Figure 2.

Schematic model of Snf3p and Rgt2p triggered glucose induction signals in response to different glucose concentrations (modified after [37]). In the absence of glucose, Rgt1p represses transcription of genes HXT1–4. At low levels of glucose, Snf3p triggers inhibition of the repressing function of Rgt1p, resulting in increased transcription of genes HXT1–4 and HXT6 and 7. The low glucose signal is transduced probably via Htr1p/Mth1 and Msn3p/Std1p from the plasma membrane to the nucleus. Signal transduction is dependent on Grr1p. At high concentrations of glucose, Rgt2p triggers Grr1p-dependent conversion of Rgt1p into a transcriptional activator. Transcription of SNF3 is repressed at high glucose concentrations.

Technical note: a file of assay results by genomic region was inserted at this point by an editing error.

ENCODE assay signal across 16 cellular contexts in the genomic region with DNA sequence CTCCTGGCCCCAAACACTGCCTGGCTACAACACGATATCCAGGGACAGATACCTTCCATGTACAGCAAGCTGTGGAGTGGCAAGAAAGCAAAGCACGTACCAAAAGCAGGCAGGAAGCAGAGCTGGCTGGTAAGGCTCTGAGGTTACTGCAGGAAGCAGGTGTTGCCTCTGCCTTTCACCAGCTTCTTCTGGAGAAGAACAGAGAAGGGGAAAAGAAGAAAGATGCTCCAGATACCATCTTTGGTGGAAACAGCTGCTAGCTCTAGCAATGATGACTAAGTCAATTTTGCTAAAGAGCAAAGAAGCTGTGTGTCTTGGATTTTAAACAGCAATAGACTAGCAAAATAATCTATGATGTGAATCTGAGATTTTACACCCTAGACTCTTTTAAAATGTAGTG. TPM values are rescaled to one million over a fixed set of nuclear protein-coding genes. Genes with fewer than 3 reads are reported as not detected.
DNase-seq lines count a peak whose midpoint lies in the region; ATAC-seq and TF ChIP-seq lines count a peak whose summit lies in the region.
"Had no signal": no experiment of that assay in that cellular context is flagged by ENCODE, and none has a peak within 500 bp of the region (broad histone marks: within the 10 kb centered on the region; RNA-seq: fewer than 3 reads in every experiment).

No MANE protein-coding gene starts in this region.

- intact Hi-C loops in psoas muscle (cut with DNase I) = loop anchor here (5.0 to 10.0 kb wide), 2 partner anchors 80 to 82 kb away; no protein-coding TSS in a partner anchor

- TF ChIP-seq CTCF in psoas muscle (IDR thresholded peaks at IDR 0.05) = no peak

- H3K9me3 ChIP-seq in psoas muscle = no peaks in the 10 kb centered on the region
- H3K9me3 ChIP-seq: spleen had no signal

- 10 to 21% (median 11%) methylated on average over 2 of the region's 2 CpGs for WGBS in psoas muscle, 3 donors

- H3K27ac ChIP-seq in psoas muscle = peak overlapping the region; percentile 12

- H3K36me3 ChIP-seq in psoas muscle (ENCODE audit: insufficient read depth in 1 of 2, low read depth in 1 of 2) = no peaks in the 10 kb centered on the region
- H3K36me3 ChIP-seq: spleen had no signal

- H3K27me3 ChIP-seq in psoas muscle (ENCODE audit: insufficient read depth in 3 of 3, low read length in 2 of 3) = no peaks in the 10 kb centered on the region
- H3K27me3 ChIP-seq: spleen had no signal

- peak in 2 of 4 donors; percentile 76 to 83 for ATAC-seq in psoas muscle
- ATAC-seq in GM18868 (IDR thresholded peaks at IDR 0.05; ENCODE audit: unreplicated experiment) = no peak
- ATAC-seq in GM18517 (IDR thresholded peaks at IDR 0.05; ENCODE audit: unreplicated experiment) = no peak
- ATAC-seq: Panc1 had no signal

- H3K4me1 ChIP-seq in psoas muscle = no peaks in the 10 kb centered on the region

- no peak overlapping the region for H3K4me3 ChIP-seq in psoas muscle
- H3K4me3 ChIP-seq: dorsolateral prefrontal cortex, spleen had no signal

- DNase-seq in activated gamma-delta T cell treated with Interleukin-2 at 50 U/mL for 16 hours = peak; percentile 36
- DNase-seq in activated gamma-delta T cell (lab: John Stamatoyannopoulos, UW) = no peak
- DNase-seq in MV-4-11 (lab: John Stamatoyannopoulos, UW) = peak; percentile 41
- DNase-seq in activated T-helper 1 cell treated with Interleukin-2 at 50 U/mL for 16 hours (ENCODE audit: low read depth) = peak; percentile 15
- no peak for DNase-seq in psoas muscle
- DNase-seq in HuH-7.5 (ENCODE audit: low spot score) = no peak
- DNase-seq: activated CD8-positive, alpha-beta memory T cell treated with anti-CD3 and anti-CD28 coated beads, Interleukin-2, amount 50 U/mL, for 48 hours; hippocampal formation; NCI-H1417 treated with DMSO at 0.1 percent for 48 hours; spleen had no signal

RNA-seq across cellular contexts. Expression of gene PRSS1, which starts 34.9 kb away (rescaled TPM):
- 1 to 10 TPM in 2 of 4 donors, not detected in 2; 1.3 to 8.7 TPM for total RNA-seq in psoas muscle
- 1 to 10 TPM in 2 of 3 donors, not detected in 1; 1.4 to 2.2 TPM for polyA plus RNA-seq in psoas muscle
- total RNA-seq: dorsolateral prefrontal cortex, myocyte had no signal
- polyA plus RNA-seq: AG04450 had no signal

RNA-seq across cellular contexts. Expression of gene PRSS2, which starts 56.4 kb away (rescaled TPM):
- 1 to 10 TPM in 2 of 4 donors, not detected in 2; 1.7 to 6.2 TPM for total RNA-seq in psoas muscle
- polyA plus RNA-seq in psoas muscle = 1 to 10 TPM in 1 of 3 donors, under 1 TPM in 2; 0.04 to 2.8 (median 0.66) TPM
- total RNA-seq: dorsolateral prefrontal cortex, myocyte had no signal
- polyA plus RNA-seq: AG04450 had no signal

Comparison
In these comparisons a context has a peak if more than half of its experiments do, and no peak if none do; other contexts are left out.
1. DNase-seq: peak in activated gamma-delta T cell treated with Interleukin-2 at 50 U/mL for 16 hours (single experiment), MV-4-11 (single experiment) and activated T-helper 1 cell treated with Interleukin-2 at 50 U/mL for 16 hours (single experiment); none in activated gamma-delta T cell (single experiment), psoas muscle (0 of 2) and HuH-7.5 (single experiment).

It has been speculated that the binding of glucose to Snf3p or Rgt2p causes a conformational change that is transmitted to the C-terminal signaling domains and affects their interactions with unknown components of the signal transduction pathway [13, 38]. Interestingly, changing arginine residue 231 of Rgt2p or the same conserved arginine residue of Snf3p (Arg-229) to lysine converts both proteins into a conformation which mimics the presence of glucose and causes dominant constitutive expression of the normally high glucose induced HXT1 and the low glucose induced HXT2 in the absence of glucose [13]. The data suggest that both sensor proteins possess the intrinsic capacity to stimulate the same signaling pathway. However, normally Snf3p is activated only by low levels of glucose and transduces a ‘weak’ signal only inhibiting the repressor function of Rgt1p. In contrast, Rgt2p is activated only by high levels of glucose which produces a ‘strong’ signal converting Rgt1p to a transcriptional activator. On the other hand, high levels of glucose cause repression of SNF3 transcription while RGT2 expression is constitutive [13, 40]. The mechanism of how Snf3p and Rgt2p sense the presence and concentration of glucose is not clear. It may be that they act like integral membrane receptors that bind an extracellular effector and transduce a signal across the plasma membrane [13]. On the other hand, they may act as high-affinity (Snf3p) or low-affinity (Rgt2p) glucose transporters with a very low glucose transport capacity and transduce the glucose signal by a conformational shift during the transport of glucose [21].